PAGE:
Kamala Harris Releases New ‘Medicare for All’ Plan

Democratic presidential hopeful US Senator for California Kamala Harris speaks with MSNBC host Chris Matthews (out of frame) in the Spin Room after the second Democratic primary debate of the 2020 presidential campaign season hosted by NBC News at the Adrienne Arsht Center for the Performing Arts in Miami, Florida, …
SAUL LOEB/AFP/Getty Images

Sen. Kamala Harris (D-CA) released a new version of “Medicare for All” on Monday, ahead of the second Democratic debate in Detroit, Michigan.

Harris had earlier signed on to co-sponsor the “Medicare for All” bill introduced by Sen. Bernie Sanders (I-VT), but ran into trouble at the first debate when she raised her hand to indicate that she supported ending private insurance. Harris had previously flip-flopped on the issue, before and after the debate.

The new policy, published at Medium, begins with the premise that health care is a “right” to be provided by government (and the citizens who must be taxed to provide it).

It also attempts to clarify Harris’s stance on private insurance. As the policy indicates (original emphasis):

Medicare for All will cover all medically necessary services, including emergency room visits, doctor visits, vision, dental, hearing aids, mental health, and substance use disorder treatment, and comprehensive reproductive health care services. It will also allow the Secretary of Health and Human Services to negotiate for lower prescription drug prices.

Under my Medicare for All plan, we will also expand the program to include other benefits Americans desperately need that will save money in the long run such as an expanded mental health program including telehealth and easier access to early diagnosis and treatment, and innovative patient programs to help people identify the right doctor and understand how to navigate the health system.

Third, in setting up this plan, we will allow private insurers to offer Medicare plans as a part of this system that adhere to strict Medicare requirements on costs and benefits. This would function similar to how private Medicare plans work today, which cover about a third of Medicare seniors, and operate within the Medicare system. Medicare will set the rules of the road for these plans, including price and quality, and private insurance companies will play by those rules, not the other way around. This preserves the options that seniors have today and expands options to all Americans, while also telling insurance companies they don’t run the show.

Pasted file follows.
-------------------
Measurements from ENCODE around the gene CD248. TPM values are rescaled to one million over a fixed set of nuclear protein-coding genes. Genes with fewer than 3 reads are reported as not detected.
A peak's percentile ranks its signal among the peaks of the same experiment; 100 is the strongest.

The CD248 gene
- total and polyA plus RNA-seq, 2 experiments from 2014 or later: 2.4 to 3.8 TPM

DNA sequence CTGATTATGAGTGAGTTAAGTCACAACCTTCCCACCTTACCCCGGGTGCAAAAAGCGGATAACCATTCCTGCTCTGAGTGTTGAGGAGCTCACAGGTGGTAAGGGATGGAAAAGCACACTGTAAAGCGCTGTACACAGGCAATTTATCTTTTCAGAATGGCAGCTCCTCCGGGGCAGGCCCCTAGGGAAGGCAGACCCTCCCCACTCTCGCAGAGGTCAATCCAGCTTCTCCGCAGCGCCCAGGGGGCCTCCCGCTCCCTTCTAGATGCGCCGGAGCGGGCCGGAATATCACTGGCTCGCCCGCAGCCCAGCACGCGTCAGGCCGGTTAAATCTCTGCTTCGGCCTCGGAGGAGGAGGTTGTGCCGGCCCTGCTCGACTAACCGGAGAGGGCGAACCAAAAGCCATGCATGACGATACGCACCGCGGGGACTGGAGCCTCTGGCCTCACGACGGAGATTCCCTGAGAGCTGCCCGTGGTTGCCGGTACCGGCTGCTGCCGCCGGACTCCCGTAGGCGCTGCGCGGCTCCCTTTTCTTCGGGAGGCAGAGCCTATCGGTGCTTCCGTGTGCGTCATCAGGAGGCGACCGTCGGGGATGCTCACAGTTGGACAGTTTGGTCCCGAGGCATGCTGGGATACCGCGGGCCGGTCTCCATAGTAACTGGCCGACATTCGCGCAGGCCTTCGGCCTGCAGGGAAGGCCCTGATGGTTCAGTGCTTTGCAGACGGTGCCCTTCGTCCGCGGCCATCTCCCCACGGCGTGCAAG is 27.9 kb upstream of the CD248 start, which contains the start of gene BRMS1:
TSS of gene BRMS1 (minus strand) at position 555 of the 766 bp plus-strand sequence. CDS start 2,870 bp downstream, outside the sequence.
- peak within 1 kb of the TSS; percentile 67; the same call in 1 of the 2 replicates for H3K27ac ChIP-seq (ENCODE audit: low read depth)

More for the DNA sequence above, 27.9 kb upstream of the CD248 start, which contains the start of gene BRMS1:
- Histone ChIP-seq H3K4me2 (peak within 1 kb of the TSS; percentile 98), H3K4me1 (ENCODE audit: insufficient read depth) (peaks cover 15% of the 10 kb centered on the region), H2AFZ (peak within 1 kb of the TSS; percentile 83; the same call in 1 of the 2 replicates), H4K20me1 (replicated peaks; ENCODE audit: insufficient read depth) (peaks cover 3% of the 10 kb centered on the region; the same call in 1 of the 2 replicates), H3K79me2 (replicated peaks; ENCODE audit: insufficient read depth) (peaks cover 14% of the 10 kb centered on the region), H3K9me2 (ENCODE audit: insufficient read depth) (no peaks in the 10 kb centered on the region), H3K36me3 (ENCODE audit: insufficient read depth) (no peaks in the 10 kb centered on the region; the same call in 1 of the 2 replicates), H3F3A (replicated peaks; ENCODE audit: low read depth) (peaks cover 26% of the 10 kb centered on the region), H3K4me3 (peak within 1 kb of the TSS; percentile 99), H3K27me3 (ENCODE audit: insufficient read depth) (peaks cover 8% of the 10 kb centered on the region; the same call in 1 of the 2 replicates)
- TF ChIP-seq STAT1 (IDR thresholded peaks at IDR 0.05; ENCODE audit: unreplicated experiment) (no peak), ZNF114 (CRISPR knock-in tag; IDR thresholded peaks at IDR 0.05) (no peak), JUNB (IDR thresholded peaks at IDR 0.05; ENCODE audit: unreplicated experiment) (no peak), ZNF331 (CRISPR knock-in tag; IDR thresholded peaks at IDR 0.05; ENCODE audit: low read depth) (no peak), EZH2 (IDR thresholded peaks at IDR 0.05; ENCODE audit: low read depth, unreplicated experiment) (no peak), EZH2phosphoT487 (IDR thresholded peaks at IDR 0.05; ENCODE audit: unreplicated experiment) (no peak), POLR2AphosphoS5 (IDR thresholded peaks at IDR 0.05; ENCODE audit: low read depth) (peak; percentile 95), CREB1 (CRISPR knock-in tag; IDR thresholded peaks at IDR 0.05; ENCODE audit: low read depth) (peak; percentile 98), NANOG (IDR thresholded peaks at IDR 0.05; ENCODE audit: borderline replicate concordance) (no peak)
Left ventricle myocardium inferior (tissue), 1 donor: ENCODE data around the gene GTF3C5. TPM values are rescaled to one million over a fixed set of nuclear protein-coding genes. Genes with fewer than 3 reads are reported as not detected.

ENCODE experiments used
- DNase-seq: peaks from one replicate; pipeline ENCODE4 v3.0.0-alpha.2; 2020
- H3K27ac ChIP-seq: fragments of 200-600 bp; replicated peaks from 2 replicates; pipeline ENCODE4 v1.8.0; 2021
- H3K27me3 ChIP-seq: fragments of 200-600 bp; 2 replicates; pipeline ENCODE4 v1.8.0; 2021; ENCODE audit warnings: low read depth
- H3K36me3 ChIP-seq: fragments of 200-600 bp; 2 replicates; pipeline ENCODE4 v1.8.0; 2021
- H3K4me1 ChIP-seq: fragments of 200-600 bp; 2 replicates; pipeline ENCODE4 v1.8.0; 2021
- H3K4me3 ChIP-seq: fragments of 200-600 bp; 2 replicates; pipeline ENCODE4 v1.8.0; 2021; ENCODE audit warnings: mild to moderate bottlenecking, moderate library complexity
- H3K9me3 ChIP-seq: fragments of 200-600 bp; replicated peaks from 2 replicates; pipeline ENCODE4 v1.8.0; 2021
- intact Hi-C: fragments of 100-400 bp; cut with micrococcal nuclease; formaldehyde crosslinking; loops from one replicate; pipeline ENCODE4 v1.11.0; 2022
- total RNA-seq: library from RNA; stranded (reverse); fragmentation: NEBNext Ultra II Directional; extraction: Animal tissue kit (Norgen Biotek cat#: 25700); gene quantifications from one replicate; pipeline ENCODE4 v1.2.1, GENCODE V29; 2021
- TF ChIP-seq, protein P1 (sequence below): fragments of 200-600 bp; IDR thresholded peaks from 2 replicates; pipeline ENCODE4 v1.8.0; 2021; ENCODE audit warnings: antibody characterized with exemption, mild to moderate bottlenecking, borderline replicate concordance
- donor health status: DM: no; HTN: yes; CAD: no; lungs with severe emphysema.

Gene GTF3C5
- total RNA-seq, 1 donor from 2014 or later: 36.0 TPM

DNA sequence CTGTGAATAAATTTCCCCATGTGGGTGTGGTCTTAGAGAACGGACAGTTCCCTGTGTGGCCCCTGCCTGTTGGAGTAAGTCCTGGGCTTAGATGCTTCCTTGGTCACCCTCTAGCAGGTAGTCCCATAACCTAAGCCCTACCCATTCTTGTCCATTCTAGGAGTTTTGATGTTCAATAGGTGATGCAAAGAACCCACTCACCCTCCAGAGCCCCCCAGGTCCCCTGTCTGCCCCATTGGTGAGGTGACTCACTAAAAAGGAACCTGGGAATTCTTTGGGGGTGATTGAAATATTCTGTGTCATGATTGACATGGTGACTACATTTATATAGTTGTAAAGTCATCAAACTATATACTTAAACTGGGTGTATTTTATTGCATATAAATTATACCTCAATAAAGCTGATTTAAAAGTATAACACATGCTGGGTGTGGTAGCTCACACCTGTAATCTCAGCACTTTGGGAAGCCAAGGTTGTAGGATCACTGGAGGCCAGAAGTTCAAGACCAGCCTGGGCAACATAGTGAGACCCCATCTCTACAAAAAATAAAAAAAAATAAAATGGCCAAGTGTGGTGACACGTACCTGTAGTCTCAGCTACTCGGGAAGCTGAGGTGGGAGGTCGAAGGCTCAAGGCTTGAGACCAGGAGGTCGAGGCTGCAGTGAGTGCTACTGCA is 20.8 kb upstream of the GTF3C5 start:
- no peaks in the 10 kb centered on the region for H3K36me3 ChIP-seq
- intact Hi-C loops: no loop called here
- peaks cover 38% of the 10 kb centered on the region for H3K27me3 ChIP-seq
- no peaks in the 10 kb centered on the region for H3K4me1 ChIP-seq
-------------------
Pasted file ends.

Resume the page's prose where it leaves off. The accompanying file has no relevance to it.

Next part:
People will also be able to purchase supplemental insurance covering services not included in Medicare, such as medical insurance for traveling abroad, or cosmetic surgery.

Essentially, this repeats Harris’s prior position: private insurance will be eliminated, except for private Medicare, and for benefits not covered by Medicare — which is a very small area of health care.

After a ten-year transition, “every American will be a part of this new Medicare system. They will get insurance either through the new public Medicare plan or a Medicare plan offered by a private insurer within that system,” the plan says.

Harris’s plan also takes on Sanders directly, disagreeing with his proposal to tax middle-class earners to pay for the new entitlement. (Sanders argues that middle-class families would come out ahead, thanks to cost savings on health care.)

Instead, Harris proposes to “tax Wall Street stock trades at 0.2%, bond trades at 0.1%, and derivative transactions at 0.002%.”

Joel B. Pollak is Senior Editor-at-Large at Breitbart News. He earned an A.B. in Social Studies and Environmental Science and Public Policy from Harvard College, and a J.D. from Harvard Law School. He is a winner of the 2018 Robert Novak Journalism Alumni Fellowship. He is also the co-author of How Trump Won: The Inside Story of a Revolution, which is available from Regnery. Follow him on Twitter at @joelpollak.

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